Eating to deal with chronic pain is often overlooked as a cause of weight gain, overlooked by everyone, that is, but the over eater. Individuals who experience pain for days, or even years, also often suffer from the collateral damage of obesity or being overweight. The overeating occurs either as a response to pain itself, depression, and/or sleeplessness due to pain. Too much weight may exacerbate pain in bones, joints and muscles,* and make even gentle exercise difficult because it is so much harder to move.
Pain often seems less bearable at night; perhaps because there are fewer distractions. Often pain drives us from bed and we wander around the house hoping the pain will recede so we can go to sleep. Munching on snacks to relieve pain and the anxiety and frustration at not being able to go to sleep is common. And the overeating carries over to the next day in an attempt to feed wakefulness into a drowsy body and mind.
Lack of sleep and chronic pain, not unexpectedly, are often accompanied by depression. Who wouldn’t be depressed if neither a good night’s sleep nor a life free of pain was attainable? Anti-depressants are often prescribed, but they may cause intense cravings and overeating.
And, of course, pain itself may provoke excessive food intake.
I still remember the frantic way a co-worker raced into our office asking if anyone had any chocolate. Someone handed her a chocolate bar, and she tore off the paper and gobbled it down in seconds. She normally was extremely controlled and deliberate; the most impulsive thing she might do is kill a mosquito, so we were amazed at her behavior.
“I am getting a migraine,” she explained, after the chocolate had been eaten. “I usually carry something sugary with me to eat when I feel one coming on, but I didn’t have anything with me. If I manage to eat some sugar, sometimes I can stop the pain from worsening. ”
Overeating as a result of chronic pain is probably even more common than eating during an acute painful episode. A young woman who came to me for weight-loss counseling after a painful recovery from a sinus operation told me, “I just wanted to eat sweets! I don’t know why, but they made it easier to bear the pain, and gaining weight was not as important as having some pain-free moments.”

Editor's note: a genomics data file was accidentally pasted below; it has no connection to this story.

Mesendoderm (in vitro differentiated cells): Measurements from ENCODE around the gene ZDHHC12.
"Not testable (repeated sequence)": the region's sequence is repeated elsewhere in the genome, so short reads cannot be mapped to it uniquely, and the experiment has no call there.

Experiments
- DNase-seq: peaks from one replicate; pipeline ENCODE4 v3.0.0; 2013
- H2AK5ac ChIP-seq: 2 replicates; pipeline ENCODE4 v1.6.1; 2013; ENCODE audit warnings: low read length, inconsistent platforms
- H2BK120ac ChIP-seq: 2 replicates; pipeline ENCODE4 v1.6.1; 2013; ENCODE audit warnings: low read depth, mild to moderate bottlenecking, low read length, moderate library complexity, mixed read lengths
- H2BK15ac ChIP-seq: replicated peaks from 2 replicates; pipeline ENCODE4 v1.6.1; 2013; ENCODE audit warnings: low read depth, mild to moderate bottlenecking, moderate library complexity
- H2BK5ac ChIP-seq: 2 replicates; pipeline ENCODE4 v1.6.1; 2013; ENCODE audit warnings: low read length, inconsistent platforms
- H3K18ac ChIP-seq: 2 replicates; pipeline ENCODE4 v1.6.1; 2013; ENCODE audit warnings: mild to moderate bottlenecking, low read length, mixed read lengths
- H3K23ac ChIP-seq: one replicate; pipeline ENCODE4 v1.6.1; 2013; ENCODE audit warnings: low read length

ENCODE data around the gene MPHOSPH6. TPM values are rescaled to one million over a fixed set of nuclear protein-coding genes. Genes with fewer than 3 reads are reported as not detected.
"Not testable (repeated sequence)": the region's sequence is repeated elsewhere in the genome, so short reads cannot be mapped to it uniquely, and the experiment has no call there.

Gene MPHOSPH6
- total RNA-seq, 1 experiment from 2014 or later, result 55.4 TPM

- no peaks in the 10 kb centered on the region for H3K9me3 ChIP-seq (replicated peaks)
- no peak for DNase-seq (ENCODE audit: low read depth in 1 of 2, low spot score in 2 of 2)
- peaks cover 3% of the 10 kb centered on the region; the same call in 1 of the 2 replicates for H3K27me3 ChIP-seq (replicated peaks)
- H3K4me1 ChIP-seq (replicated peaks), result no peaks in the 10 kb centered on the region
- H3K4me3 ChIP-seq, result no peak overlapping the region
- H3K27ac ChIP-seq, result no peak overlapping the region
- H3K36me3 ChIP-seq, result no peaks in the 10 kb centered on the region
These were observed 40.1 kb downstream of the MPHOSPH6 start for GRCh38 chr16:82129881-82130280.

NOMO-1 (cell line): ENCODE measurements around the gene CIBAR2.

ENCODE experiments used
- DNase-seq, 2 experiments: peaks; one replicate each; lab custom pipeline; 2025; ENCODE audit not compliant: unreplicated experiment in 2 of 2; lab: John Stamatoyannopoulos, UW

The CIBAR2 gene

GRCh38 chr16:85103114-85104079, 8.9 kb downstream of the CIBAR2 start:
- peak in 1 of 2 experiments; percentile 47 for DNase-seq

Is it possible to eat to endure a painful condition and not gain weight?
Yes. If eating is not indiscriminate, but rather focused on foods which will reduce pain and are eaten in the correct portion size. There is a specific class of foods that will decrease pain: these are sweet and starchy carbohydrates. Protein has no effect mitigating pain, nor does fat. Eating a bacon cheeseburger or barbecued spare ribs may act as a distraction from pain because of the pleasure of eating these foods, but will not diminish your brain’s perception of painful signals from your nervous system.
Carbohydrates however, (except fruit sugar, fructose) will decrease discomfort by bringing about an increase in brain serotonin. Carbohydrates do this by potentiating the entry into the brain of tryptophan, the amino acid from which the brain makes serotonin. (Even though tryptophan is found in protein, eating protein prevents serotonin from being made.)
Serotonin, a multi-tasking neurotransmitter involved in mood and eating regulation, is known to diminish pain. In fact, this is why anti-depressants that increase serotonin activity are sometimes prescribed for the chronic pain of fibromyalgia, and even back pain. However, these drugs do not increase the amount of serotonin in the brain; only eating carbohydrates can do this.
Twenty-five or thirty grams of a fat-free or very low-fat carbohydrate food like pretzels, Cheerios or oatmeal are sufficient to raise brain serotonin levels. Eating two or three 25-gram snacks a day to reduce pain contributes no more than 300-400 calories to the day’s calorie total. This is less than the calorie content of a modern day bagel. It is important that the carbohydrate be consumed on an empty stomach, however, to speed up digestion so pain is decreased more quickly. It is also important to avoid carbohydrates that are processed with fat such as cookies, ice cream, piecrust, fries, chips, and chocolate, because fat slows down digestion and adds unwanted calories. Of course it is more pleasurable to snack on these foods than steamed rice or rice cakes. However, the long-lasting comfort carbohydrates provide comes not from their effect on taste buds, but from their effect on increasing serotonin.
Anyone who has suffered acute or chronic pain yearns for its end. Eating carbohydrates won’t bring this about. But doing so might make the pain bearable at least for a few hours and that small relief is welcome.